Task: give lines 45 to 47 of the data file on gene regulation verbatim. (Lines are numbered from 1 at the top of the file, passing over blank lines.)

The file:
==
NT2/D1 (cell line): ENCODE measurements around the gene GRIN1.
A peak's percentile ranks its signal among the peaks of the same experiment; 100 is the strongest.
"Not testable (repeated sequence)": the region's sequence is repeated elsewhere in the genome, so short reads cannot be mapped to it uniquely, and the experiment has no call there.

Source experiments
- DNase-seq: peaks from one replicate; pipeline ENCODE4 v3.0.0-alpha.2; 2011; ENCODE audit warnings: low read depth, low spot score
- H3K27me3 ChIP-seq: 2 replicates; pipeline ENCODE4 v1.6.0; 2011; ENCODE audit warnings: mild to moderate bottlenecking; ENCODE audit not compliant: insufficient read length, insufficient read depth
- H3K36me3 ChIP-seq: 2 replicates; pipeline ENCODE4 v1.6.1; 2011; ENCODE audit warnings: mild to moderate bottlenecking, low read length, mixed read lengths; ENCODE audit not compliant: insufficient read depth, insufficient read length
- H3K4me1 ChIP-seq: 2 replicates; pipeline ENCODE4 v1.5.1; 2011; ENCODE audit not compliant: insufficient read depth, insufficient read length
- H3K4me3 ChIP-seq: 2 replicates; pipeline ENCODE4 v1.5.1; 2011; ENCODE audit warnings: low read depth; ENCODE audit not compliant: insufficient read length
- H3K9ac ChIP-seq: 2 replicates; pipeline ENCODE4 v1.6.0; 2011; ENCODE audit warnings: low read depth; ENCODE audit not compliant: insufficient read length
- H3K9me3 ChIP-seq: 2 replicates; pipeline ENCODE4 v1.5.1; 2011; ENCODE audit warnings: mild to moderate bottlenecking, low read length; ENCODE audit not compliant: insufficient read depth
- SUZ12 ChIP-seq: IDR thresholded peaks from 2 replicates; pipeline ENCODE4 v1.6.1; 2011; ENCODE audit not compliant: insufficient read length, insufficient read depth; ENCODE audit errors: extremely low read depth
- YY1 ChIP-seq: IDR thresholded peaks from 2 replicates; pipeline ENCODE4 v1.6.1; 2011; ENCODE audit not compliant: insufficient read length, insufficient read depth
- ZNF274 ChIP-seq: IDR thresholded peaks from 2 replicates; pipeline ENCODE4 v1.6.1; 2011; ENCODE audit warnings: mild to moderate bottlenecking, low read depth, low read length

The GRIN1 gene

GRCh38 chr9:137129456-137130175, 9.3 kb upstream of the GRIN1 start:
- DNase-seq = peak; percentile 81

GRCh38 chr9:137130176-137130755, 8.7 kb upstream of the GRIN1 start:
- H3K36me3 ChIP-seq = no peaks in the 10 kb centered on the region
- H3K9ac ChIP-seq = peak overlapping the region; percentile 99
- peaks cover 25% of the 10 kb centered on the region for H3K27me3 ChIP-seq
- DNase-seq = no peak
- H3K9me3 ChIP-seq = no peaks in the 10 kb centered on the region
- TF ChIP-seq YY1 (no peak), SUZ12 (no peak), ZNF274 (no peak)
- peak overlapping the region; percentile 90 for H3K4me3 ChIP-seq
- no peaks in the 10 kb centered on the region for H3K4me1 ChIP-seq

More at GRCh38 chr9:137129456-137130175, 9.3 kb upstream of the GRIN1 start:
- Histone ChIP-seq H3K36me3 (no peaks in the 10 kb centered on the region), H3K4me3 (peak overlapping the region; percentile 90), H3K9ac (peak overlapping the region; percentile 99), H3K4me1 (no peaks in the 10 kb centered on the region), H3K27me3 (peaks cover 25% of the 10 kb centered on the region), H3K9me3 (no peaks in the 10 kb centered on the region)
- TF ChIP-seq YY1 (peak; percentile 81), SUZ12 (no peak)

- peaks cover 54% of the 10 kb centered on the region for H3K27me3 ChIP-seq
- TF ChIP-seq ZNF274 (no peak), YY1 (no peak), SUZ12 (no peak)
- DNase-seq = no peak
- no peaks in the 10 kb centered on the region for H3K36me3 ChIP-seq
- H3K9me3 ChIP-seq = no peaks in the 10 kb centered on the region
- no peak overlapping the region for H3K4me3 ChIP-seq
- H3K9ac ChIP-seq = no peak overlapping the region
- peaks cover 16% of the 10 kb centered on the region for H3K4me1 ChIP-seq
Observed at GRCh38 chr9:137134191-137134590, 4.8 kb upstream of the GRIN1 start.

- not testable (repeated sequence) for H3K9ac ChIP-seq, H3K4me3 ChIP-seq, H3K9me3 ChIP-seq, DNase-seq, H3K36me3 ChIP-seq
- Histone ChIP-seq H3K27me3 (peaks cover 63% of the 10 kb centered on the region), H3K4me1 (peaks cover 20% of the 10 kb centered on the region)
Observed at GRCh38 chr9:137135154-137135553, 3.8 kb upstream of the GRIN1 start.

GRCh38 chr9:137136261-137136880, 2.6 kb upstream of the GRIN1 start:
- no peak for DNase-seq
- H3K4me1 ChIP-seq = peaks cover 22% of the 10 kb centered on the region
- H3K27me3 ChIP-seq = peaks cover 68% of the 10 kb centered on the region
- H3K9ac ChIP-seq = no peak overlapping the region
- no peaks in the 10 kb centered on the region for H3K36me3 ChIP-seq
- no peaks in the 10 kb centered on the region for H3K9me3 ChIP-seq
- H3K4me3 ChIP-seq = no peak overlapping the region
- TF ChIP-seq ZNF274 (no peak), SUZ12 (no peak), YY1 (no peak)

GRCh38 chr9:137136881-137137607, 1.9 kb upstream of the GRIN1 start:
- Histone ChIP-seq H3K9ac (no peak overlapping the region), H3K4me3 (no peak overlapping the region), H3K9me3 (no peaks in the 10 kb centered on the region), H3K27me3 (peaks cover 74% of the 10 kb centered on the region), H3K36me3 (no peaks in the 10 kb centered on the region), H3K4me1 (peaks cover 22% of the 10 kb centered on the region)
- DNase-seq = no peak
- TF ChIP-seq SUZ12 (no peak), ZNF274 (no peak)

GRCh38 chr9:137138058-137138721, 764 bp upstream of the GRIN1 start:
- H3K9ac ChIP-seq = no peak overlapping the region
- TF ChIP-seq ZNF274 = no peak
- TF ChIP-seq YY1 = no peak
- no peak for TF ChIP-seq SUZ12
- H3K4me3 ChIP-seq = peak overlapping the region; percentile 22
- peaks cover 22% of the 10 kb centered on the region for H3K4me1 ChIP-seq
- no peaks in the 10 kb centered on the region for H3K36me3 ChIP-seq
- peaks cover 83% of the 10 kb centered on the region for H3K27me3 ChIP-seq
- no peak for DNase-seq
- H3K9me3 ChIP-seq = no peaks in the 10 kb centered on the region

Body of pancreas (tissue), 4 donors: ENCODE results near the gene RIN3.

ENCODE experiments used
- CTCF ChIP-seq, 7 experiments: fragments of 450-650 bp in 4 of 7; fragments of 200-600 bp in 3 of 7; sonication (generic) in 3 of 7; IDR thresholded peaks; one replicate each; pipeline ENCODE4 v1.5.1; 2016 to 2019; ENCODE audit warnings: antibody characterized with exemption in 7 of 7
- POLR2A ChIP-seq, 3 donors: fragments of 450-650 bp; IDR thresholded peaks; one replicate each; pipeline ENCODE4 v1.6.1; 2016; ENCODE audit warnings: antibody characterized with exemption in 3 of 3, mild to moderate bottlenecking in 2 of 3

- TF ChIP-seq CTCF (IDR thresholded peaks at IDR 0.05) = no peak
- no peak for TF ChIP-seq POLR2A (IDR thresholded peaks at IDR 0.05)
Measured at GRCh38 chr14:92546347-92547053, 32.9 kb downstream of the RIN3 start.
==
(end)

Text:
- H3K27me3 ChIP-seq = peaks cover 68% of the 10 kb centered on the region
- H3K9ac ChIP-seq = no peak overlapping the region
- no peaks in the 10 kb centered on the region for H3K36me3 ChIP-seq